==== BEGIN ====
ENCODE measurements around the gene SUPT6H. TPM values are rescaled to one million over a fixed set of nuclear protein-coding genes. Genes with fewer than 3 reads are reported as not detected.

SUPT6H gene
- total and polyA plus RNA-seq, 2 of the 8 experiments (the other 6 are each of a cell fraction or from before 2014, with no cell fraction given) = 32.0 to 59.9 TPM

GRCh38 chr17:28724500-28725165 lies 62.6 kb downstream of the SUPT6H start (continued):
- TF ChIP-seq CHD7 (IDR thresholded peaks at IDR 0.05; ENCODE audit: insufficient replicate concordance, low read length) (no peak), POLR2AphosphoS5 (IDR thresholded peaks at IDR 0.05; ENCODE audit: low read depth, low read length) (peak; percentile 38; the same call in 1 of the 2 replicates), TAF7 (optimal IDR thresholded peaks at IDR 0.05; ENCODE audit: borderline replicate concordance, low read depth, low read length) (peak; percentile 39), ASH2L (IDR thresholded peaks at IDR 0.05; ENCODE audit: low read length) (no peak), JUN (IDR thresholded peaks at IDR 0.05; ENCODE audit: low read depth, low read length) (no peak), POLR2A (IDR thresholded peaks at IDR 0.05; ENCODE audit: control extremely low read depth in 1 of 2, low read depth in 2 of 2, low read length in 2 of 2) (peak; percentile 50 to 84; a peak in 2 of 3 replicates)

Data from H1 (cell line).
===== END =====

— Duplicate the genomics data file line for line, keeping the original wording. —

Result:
ENCODE measurements around the gene SUPT6H. TPM values are rescaled to one million over a fixed set of nuclear protein-coding genes. Genes with fewer than 3 reads are reported as not detected.

SUPT6H gene
- total and polyA plus RNA-seq, 2 of the 8 experiments (the other 6 are each of a cell fraction or from before 2014, with no cell fraction given) = 32.0 to 59.9 TPM

GRCh38 chr17:28724500-28725165 lies 62.6 kb downstream of the SUPT6H start (continued):
- TF ChIP-seq CHD7 (IDR thresholded peaks at IDR 0.05; ENCODE audit: insufficient replicate concordance, low read length) (no peak), POLR2AphosphoS5 (IDR thresholded peaks at IDR 0.05; ENCODE audit: low read depth, low read length) (peak; percentile 38; the same call in 1 of the 2 replicates), TAF7 (optimal IDR thresholded peaks at IDR 0.05; ENCODE audit: borderline replicate concordance, low read depth, low read length) (peak; percentile 39), ASH2L (IDR thresholded peaks at IDR 0.05; ENCODE audit: low read length) (no peak), JUN (IDR thresholded peaks at IDR 0.05; ENCODE audit: low read depth, low read length) (no peak), POLR2A (IDR thresholded peaks at IDR 0.05; ENCODE audit: control extremely low read depth in 1 of 2, low read depth in 2 of 2, low read length in 2 of 2) (peak; percentile 50 to 84; a peak in 2 of 3 replicates)

Data from H1 (cell line).